How the Beatles Ruined Liverpool

For the middle-aged pilgrim, the trail is well marked. Stroll west from Liverpool's Central railway station and you're soon in the "Beatles Quarter." There's the site of the Cavern Club, the sweaty dive where the Fab Four wowed their first British fans. For refreshment, try the Abbey Road Pub or the sleek Hard Day's Night Hotel with its submarine-yellow jukebox and Beatles busts in the lobby. Or maybe head straight down to the Mersey waterfront for the Beatles Story, the principal treasure house of Beatles relics, housed in a smartly restored warehouse complete with the memento-filled Fab4Store. Want more? Even the ferry terminal gets in on the act with a "four-dimensional 'Fab4D' show," as well as a new exhibition of previously unseen Lennon family memorabilia. If you squint hard on a clear night, you might even see a girl named Lucy in the sky, with diamonds. Yeah, that one's a joke, but don't be surprised if some Beatlemaniac makes it happen someday.

After all, just about every other Beatles dream is coming true. Devotees from the '60s are lining up for the remastered CDs; the BBC has run a series of new documentaries. And let's not forget The Beatles: Rock Band, the videogame that forces baby boomers to finally answer the 40-year-old question: if you had your choice, who would you be—John or Paul?

But the lads' hometown was busy long ago enshrining their musical legacy with a rich mix of sentiment and commercial savvy. Every year a few hundred thousand tourists are shepherded around to Beatles sites large and small: the cathedral where Paul McCartney was rejected as a chorister; the hall where the teenage John Lennon first met McCartney; suburban Penny Lane and Strawberry Fields. The city calendar now features a weeklong Beatles Festival and, since last year, a Beatles Day: July 10, the anniversary of the band's return to Liverpool after their first U.S. tour.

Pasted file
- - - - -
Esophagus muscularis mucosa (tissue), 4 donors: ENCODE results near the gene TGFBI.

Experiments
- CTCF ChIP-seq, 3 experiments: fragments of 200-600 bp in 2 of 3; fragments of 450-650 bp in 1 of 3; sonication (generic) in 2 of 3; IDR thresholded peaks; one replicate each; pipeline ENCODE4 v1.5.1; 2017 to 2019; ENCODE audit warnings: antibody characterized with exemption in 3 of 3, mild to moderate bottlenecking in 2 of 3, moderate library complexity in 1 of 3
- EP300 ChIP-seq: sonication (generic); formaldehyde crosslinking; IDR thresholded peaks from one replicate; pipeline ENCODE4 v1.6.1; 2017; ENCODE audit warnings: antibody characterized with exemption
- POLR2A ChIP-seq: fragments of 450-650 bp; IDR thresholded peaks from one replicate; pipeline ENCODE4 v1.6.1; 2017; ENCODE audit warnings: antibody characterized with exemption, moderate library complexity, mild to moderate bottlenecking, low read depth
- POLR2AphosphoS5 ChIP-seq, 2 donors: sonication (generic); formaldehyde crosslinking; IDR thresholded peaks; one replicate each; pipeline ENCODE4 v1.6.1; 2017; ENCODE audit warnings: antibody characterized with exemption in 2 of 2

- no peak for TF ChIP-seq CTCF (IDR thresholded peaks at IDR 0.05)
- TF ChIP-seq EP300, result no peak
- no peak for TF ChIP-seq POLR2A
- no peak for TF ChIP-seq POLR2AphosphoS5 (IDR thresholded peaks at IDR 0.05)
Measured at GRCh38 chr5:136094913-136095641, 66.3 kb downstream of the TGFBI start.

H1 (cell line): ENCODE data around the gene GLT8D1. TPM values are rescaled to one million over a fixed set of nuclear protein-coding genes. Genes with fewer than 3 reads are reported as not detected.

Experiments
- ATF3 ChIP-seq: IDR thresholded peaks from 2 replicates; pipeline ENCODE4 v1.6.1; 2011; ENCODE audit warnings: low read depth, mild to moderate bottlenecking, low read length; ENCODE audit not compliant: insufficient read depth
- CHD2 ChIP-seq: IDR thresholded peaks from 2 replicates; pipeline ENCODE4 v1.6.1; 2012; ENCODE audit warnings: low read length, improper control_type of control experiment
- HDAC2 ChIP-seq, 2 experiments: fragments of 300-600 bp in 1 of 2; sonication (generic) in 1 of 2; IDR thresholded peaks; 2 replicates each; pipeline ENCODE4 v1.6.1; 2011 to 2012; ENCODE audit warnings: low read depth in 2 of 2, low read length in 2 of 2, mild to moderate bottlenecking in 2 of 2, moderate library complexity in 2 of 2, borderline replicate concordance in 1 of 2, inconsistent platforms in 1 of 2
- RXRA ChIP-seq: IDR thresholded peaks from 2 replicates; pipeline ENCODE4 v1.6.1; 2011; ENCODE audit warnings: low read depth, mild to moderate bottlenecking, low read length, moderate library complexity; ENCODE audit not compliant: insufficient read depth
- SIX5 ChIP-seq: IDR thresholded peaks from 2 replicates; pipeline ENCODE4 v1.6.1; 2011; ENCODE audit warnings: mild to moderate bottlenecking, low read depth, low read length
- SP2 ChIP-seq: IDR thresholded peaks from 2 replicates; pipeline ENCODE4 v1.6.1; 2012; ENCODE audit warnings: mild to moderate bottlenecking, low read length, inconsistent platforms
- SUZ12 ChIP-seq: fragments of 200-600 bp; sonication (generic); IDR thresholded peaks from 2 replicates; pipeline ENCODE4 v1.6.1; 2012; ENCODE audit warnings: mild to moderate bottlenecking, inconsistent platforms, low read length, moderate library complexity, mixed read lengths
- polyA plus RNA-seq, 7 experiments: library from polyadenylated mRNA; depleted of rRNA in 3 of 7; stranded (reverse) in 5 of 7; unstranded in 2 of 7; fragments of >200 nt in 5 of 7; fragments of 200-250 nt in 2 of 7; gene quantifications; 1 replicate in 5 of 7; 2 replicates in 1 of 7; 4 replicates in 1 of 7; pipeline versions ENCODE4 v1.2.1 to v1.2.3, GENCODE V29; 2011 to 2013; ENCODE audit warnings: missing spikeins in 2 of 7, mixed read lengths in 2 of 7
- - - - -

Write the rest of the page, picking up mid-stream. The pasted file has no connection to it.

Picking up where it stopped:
Trouble is, there's plenty a returning Beatle might not recognize now. Sure, there are still plenty of handsome monuments to the city's heyday in the 19th century, when Liverpool was the greatest port of the British Empire after London. But for better or worse, this is no longer the raunchy city of the 1960s, still recovering from a wartime pounding by German bombers, that shaped the Beatles. On a fine autumn day, the banks of the Mersey in downtown Liverpool make a great place for the coffee-swilling tourists, but the river is empty of shipping. Large patches of slummy inner-city housing survive, but much has gone. These days Liverpool takes pride in the size of its shiny new downtown shopping mall and a cluster of new museums and galleries, including the new International Slavery Museum and the Tate Gallery's Liverpool outpost. Last year the city was chosen as Europe's Capital of Culture, a designation awarded annually by the European Union. In the past five years, the number of overseas visitors has more than doubled.

The irony is that some of this would not be here if the Beatles hadn't put their hometown on the map—they are, in a sense, complicit in erasing the Liverpool that inspired them. Boomer tourists are thrilled that Lennon's and McCartney's childhood homes are now in the hands of the National Trust, painstakingly restored to mid-20th-century dowdiness. (Though Ringo's modest first home, in a working-class district, is due for demolition. Poor Ringo never gets any respect.) Developers demolished the original Cavern Club in 1982; it survives as a brick-for-brick reconstruction. But it's hard not to wonder if the Fab Four would be happy about the ersatz legacy they've left behind or if they'd rather that Liverpudlians long ago said, let it be.